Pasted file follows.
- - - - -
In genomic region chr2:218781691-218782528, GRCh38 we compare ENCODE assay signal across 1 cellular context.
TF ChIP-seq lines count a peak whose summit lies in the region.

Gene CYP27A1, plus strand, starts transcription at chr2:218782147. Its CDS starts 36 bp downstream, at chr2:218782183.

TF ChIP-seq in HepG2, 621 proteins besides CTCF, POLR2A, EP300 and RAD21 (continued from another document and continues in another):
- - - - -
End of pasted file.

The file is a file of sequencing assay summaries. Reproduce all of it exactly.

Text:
In genomic region chr2:218781691-218782528, GRCh38 we compare ENCODE assay signal across 1 cellular context.
TF ChIP-seq lines count a peak whose summit lies in the region.

Gene CYP27A1, plus strand, starts transcription at chr2:218782147. Its CDS starts 36 bp downstream, at chr2:218782183.

TF ChIP-seq in HepG2, 621 proteins besides CTCF, POLR2A, EP300 and RAD21 (continued from another document and continues in another):